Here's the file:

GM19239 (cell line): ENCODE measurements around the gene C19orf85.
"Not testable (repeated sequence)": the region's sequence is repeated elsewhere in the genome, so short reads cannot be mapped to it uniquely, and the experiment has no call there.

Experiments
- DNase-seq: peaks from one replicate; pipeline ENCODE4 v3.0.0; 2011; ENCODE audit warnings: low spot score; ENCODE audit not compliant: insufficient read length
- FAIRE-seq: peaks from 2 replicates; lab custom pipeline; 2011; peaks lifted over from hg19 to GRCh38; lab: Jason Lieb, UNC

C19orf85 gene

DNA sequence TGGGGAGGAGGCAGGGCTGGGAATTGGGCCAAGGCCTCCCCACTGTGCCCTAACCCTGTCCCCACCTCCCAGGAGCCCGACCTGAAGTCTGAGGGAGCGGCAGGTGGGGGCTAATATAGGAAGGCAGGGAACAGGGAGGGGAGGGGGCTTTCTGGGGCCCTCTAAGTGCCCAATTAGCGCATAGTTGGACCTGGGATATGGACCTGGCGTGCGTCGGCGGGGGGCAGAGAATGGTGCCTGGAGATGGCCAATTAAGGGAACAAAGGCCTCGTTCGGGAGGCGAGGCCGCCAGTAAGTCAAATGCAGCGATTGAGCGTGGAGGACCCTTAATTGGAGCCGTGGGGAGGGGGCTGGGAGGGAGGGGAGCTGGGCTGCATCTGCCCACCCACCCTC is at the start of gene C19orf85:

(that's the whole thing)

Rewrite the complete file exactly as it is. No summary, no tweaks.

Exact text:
GM19239 (cell line): ENCODE measurements around the gene C19orf85.
"Not testable (repeated sequence)": the region's sequence is repeated elsewhere in the genome, so short reads cannot be mapped to it uniquely, and the experiment has no call there.

Experiments
- DNase-seq: peaks from one replicate; pipeline ENCODE4 v3.0.0; 2011; ENCODE audit warnings: low spot score; ENCODE audit not compliant: insufficient read length
- FAIRE-seq: peaks from 2 replicates; lab custom pipeline; 2011; peaks lifted over from hg19 to GRCh38; lab: Jason Lieb, UNC

C19orf85 gene

DNA sequence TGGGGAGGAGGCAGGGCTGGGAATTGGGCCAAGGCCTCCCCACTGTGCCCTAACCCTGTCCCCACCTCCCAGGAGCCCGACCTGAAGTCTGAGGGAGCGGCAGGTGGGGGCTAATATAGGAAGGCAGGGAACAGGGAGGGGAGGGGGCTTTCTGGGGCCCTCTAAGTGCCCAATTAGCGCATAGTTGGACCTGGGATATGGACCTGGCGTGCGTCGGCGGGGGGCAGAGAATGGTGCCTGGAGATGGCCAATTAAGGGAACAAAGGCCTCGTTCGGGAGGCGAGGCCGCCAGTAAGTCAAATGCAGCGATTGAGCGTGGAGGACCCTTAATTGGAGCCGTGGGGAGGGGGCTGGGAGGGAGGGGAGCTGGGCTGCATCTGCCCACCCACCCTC is at the start of gene C19orf85: